The Wensleydale School has told parents it is looking at alternative funding options to ensure a sustainable future.
The Leyburn school is considering whether to become an academy and join an existing multi-academy trust (MAT) or form a new MAT.
This option would see the school leave local education authority (LEA) control and receive direct funding from the Department for Education.
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Another option being assessed by the governing body is to federate with other local secondary and primary schools, which would potentially mean the school stayed under LEA control.
Headteacher Julia Polley told parents at a meeting last week that discussions were taking place with two existing MATs, as well as LEA officers about alternative federation options.
Parents were told the pressures on school budgets were significant and 76 per cent of all schools had now converted to academies, although this number dropped to 37 per cent in North Yorkshire.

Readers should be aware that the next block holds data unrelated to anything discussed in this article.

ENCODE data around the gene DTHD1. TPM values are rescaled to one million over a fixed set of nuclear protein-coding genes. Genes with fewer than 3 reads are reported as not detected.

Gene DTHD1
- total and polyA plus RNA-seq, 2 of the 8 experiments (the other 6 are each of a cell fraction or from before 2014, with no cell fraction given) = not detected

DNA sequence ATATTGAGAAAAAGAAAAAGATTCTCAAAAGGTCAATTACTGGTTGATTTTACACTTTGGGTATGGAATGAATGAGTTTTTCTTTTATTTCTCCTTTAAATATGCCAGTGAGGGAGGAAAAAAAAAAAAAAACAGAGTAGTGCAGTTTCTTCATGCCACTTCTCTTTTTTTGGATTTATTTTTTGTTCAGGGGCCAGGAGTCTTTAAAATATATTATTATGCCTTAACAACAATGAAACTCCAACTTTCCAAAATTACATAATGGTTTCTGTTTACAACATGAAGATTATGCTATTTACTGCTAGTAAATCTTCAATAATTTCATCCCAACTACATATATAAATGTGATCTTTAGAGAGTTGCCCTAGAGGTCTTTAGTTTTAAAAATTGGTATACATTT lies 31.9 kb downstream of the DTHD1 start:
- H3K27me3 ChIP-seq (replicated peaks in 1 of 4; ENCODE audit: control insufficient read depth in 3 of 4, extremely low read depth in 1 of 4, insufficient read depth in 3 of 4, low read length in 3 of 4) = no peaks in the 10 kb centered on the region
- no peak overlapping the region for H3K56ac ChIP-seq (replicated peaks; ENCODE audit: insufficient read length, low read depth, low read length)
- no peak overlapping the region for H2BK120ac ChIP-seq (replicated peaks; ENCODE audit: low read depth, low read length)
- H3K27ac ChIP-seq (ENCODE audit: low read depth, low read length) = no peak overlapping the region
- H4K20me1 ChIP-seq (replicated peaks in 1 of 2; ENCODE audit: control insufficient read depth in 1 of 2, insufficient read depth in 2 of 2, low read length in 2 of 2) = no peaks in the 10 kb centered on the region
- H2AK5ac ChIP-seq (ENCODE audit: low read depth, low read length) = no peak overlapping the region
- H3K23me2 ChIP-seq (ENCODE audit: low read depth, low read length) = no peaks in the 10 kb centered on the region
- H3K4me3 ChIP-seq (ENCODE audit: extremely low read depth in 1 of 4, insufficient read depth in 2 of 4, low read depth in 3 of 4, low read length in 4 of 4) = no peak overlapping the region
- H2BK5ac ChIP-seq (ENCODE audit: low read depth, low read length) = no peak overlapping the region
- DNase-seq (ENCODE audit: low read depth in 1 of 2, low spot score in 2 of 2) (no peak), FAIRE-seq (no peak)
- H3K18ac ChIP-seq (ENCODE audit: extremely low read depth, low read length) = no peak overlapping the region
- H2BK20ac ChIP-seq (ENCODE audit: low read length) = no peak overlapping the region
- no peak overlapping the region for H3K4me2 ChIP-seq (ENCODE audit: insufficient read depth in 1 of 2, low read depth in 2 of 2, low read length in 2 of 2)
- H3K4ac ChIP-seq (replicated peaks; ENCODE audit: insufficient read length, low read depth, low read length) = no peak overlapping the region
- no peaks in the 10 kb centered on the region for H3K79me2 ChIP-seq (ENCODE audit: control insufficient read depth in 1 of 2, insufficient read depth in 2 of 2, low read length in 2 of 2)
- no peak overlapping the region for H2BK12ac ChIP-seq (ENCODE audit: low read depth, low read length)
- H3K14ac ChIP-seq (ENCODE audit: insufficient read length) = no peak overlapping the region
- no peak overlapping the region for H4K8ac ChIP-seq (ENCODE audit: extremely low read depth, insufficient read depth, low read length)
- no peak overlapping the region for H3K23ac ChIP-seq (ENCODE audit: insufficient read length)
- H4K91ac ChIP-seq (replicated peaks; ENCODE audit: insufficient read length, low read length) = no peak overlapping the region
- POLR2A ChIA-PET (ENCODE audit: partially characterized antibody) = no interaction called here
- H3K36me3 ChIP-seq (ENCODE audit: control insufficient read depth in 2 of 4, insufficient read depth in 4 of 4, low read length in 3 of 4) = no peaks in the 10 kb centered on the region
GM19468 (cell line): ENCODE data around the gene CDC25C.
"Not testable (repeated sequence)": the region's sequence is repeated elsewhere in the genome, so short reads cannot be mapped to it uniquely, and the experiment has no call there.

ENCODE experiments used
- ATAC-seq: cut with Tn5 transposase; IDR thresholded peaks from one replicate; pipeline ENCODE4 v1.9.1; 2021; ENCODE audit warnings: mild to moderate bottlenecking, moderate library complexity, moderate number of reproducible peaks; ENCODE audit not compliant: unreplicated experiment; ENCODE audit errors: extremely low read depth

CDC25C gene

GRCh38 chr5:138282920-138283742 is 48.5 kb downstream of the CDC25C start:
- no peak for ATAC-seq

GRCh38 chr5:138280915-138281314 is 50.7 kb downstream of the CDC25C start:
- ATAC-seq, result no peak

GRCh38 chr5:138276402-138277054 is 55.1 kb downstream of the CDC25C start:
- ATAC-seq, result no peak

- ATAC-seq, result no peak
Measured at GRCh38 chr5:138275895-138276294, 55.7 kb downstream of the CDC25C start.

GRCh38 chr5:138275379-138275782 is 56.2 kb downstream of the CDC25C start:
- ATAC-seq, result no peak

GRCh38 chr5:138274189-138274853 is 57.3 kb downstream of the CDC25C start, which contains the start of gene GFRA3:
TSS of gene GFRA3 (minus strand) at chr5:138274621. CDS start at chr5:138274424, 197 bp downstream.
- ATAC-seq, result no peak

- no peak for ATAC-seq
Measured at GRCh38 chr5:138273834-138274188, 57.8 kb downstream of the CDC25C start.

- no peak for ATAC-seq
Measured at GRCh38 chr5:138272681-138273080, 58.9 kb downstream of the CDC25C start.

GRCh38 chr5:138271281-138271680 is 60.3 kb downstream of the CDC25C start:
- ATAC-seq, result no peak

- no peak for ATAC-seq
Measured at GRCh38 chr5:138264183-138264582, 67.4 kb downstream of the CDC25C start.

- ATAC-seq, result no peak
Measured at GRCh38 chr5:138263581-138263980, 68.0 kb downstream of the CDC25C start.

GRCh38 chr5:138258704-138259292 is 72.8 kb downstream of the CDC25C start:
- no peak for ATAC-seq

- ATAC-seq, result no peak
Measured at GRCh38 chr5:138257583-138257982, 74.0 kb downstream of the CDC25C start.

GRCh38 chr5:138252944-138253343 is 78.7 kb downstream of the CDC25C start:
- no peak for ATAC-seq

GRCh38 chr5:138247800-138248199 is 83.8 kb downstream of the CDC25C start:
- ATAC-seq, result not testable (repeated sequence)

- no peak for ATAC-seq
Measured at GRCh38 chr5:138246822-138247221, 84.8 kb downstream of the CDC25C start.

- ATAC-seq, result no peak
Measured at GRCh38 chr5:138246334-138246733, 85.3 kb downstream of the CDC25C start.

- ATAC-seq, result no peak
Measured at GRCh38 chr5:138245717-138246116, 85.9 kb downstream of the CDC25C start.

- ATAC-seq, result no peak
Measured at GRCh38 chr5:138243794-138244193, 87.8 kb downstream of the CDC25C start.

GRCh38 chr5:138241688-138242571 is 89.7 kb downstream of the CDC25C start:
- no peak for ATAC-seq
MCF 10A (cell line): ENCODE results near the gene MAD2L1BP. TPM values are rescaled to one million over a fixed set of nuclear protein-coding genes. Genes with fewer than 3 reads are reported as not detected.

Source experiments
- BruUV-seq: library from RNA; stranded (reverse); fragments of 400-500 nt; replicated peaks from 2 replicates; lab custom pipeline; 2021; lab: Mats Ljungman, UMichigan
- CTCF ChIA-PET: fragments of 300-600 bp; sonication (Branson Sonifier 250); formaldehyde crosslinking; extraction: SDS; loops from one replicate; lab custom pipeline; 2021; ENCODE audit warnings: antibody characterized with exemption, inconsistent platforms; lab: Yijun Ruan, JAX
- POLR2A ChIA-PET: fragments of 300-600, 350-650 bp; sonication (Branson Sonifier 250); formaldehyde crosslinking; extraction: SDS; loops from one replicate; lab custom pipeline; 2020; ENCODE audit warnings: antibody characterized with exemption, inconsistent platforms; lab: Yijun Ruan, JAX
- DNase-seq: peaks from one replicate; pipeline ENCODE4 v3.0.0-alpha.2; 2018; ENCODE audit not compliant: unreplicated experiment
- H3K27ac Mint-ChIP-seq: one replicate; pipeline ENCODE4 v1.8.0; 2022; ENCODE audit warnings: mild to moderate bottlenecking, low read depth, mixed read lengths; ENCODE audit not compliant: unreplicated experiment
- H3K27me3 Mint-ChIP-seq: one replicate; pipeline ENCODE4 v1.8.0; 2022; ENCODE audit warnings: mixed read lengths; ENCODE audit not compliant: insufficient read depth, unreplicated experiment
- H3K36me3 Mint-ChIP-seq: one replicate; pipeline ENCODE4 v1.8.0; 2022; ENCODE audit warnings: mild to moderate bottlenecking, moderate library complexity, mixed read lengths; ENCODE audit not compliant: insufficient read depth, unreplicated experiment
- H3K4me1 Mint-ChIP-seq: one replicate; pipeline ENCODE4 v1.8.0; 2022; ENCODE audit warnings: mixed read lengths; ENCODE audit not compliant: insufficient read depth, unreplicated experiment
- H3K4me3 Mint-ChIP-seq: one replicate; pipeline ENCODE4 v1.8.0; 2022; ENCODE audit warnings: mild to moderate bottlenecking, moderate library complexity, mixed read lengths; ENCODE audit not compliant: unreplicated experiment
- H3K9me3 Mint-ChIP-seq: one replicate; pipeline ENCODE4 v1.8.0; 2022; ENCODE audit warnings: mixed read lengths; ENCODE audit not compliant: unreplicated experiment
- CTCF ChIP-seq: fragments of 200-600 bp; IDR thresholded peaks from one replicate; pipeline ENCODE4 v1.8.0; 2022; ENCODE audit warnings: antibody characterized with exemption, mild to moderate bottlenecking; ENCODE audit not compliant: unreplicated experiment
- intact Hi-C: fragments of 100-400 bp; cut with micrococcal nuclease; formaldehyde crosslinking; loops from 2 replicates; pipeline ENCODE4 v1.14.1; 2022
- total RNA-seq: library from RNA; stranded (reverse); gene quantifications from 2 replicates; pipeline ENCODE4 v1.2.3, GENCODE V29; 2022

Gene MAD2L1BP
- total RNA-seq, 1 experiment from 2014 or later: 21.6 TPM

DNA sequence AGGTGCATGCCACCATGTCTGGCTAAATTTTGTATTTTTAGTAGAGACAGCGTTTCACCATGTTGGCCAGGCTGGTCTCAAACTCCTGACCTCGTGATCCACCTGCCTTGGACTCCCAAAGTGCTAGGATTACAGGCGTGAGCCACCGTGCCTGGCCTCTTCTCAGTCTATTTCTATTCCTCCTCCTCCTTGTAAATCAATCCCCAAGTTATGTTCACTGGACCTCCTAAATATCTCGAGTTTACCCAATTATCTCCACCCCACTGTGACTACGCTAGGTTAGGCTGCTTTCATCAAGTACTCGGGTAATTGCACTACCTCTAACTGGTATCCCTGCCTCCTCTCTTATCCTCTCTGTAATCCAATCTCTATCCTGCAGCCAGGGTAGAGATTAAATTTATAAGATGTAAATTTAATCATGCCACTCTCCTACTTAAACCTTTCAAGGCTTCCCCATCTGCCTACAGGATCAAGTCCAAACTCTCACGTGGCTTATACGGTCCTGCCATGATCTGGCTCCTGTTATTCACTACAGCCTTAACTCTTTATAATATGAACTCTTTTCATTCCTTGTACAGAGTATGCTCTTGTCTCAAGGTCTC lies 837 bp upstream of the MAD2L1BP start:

The meeting heard that there was a concern Wensleydale would be left behind if it failed to convert to an academy, while other schools made the move.
Mrs Polley said: “The pressures on the budget are huge, but I must reiterate everything that can be done, is being done to ensure we have a sustainable financial situation.
“There is no denying staff are having to work smarter with less physical ‘stuff’ than ever before, but as I said last night, we maintain subject specialist teachers in every subject and are not planning on making any changes to class sizes or reduce the quality of education provision.”
She added: “There are challenges with all of these options, but the governors and I are doing all the right things in terms of consulting with potential multi academy trusts, scrutinising federation options and working closely with senior officers in the LA.”
The head said there was a “demographic dip” in the area which would see the school lose 88 year 11 students each year and for the next three years only gaining 60-plus year 7s.
“This drop of 20 students year on year has an impact on the budget,” added Mrs Polley.
“To counter this we are working with primary schools in the wider area, which is having a very positive effect and attracting new students.”
“Although it is tough I am very confident that the school will come through this and be a better and stronger place, providing quality education to the community of the Leyburn area.”